The public sector collective bargaining ordinance expected to pass October 19th in Fairfax County is potentially the most damaging local issue of this term. It will divert millions of dollars to legal administration instead of toward competitive compensation for County employees, while raising your taxes, impacting the quality of public services, and reducing the transparency of your local government.
At the public hearing on October 5th, over 60 people testified, many were union members that are opposed to this ordinance because although they support collective bargaining, the proposed ordinance language provokes serious concerns. I fundamentally do not support collective bargaining, but if the ordinance is going to pass, we need to at least take the time to get it right and listen to our community.
Many County workers shared concern that the process for drafting the ordinance was rushed, non-transparent, and only included the feedback of more powerful (and coincidentally well-funded) unions. Parameters in the proposed ordinance limit the voices of County employees at the bottom and set no limitations on union outreach to protect worker privacy. Former Supervisor John Cook testified that the ordinance as it stands is subject to legal challenge for breaching Virginia state law. The message was loud and clear at the public hearing; this ordinance will serve only certain unions, not most County employees, and there’s still a lot to work out.
This ordinance will require the County to negotiate with public employee unions on everything from pay and benefits to discipline and working conditions. While the Board’s ordinance does not include teachers, it is likely the School Board will adopt a similar ordinance as it has already included positions for collective bargaining in its 2022 budget. Instead of your elected officials representing you, it will bind their hands for consolidated union interests to drive local policy.
Unlike private collective bargaining, these unions won’t be asking for more from a multi-million-dollar company, they’ll be asking for it out of your taxes. This could mean an increase of hundreds of dollars on the taxes of the average resident – not to mention increases from rising real estate tax assessments, a declining commercial tax base and the other multi-million-dollar projects the Board has made priorities over the interests of our employees and taxpayers.
To attract the best employees and provide residents the best services, we must offer competitive pay and benefits (we already have an above market pension plan) and we can accomplish that without collective bargaining. I have been advocating for years to raise teacher, not administrator, pay as well as police pay. We have historically had issues in those pay areas and that translates into retention issues. If competitive pay was a priority for this Board, they would have done it already instead of prioritizing exorbitant new programs.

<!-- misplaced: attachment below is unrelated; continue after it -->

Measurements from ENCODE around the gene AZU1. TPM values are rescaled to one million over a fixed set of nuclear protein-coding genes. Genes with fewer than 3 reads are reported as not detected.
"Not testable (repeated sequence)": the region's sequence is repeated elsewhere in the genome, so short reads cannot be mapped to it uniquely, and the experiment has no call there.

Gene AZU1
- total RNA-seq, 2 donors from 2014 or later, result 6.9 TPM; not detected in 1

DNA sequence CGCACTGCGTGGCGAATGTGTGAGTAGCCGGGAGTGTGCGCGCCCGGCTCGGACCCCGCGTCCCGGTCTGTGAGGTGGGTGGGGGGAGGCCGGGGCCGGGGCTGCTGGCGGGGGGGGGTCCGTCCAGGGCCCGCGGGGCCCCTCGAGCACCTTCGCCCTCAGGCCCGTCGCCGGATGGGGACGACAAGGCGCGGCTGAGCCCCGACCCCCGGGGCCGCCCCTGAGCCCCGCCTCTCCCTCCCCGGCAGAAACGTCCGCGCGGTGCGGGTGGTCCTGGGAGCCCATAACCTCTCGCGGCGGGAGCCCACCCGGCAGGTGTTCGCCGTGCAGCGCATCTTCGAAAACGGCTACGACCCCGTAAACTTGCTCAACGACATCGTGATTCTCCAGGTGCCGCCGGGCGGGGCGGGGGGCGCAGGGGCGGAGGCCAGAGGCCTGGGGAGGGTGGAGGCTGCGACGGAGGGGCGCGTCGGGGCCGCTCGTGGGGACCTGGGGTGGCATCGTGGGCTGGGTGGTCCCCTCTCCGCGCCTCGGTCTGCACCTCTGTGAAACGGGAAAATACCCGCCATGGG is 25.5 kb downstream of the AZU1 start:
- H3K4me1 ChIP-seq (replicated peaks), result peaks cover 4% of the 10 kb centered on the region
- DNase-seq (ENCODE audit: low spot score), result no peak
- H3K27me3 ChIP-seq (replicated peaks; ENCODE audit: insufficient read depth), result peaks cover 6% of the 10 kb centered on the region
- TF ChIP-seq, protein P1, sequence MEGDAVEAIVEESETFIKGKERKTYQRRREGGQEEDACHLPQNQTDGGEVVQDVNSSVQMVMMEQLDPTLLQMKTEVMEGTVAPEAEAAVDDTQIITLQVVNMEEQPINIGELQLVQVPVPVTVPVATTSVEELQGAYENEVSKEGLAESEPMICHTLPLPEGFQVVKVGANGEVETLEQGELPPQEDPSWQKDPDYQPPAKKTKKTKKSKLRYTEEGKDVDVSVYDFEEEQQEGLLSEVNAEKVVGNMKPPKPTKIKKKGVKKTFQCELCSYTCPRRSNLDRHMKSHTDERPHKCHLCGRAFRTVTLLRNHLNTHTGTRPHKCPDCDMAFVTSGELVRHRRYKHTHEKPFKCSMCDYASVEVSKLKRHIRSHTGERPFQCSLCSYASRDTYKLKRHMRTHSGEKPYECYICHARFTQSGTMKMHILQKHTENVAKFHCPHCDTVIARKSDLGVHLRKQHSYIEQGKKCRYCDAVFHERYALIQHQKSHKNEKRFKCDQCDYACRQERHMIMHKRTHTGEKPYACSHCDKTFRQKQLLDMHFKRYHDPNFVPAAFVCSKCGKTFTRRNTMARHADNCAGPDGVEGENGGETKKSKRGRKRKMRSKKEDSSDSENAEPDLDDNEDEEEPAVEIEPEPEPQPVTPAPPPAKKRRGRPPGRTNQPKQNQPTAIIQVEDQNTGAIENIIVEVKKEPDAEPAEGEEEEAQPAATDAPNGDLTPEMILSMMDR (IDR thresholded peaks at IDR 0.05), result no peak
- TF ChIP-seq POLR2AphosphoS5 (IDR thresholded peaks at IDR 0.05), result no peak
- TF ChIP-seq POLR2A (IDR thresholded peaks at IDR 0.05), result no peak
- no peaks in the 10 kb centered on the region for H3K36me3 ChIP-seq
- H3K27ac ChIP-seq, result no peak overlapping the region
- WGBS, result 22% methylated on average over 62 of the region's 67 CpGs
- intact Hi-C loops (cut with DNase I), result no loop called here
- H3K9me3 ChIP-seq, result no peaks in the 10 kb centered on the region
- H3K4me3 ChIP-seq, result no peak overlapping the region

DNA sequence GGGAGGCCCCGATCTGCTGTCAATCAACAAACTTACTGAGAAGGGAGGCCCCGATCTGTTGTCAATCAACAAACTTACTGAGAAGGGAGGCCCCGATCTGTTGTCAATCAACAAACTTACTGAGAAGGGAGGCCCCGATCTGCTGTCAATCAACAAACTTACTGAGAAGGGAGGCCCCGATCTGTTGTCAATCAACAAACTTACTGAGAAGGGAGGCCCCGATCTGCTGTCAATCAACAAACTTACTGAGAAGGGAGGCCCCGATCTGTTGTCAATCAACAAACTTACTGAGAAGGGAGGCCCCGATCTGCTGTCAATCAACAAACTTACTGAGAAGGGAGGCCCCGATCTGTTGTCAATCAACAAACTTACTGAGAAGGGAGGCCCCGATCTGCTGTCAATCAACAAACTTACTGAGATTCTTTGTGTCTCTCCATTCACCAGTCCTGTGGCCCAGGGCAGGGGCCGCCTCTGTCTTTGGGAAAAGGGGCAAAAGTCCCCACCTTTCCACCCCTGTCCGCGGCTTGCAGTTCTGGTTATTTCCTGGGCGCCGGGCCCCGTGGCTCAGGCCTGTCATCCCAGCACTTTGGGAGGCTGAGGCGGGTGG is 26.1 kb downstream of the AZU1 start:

If this passes, the officials meant to represent you at the bargaining table have an inherent conflict of interest. The current Board (not counting the School Board) has received around half a million dollars in campaign donations from unions. Every Board member except me has received a donation from SEIU, a national union heavily influencing this ordinance.
Smaller unions have largely been ignored in the drafting process. You, the taxpayer, have been left out entirely until the public hearing. Roughly 80 percent of the County workforce is unaffiliated with a union and haven’t indicated if this is even something they want. Which begs the question, why are we doing this?
Public collective bargaining is new to Virginia, only recently enabled by the General Assembly without guidance on infrastructure or funding to set up the multi-million-dollar team of lawyers and administrators to make sure the process is “fair.” But while Virginia is moving full throttle into what legal experts have called “the wild west” of setting up this process, other parts of the country are harrowing examples of how it can wreak havoc on a community.
Wisconsin got rid of public sector collective bargaining back in 2011, recovered from a $3.6 billion budget deficit and saw a surplus without raising taxes. New York has the highest tax burden in the country – it also has one of the strongest unionized public worker bases and bargaining agreements. Look up the infamous “rubber rooms” they set up because they couldn’t get rid of bad teachers. If you’re still not convinced, check out California, Washington, New Jersey, and Michigan to see if those are the kind of public services or taxes you want.
Public collective bargaining, especially as the ordinance stands now, will only serve big unions while you foot their bill and receive less effective government. Make no mistake, these national unions with local chapters are experts in this complex legislation, most locals are not. You can imagine who will get the better deal.
I fundamentally do not support public collective bargaining, but if the ordinance is going to pass, we need to at least take the time to get it right and listen to our employees and community. I urge you to reach out to your Board member before the vote on October 19th or email the entire Board at firstname.lastname@example.org .
Pat Herrity, Springfield District Supervisor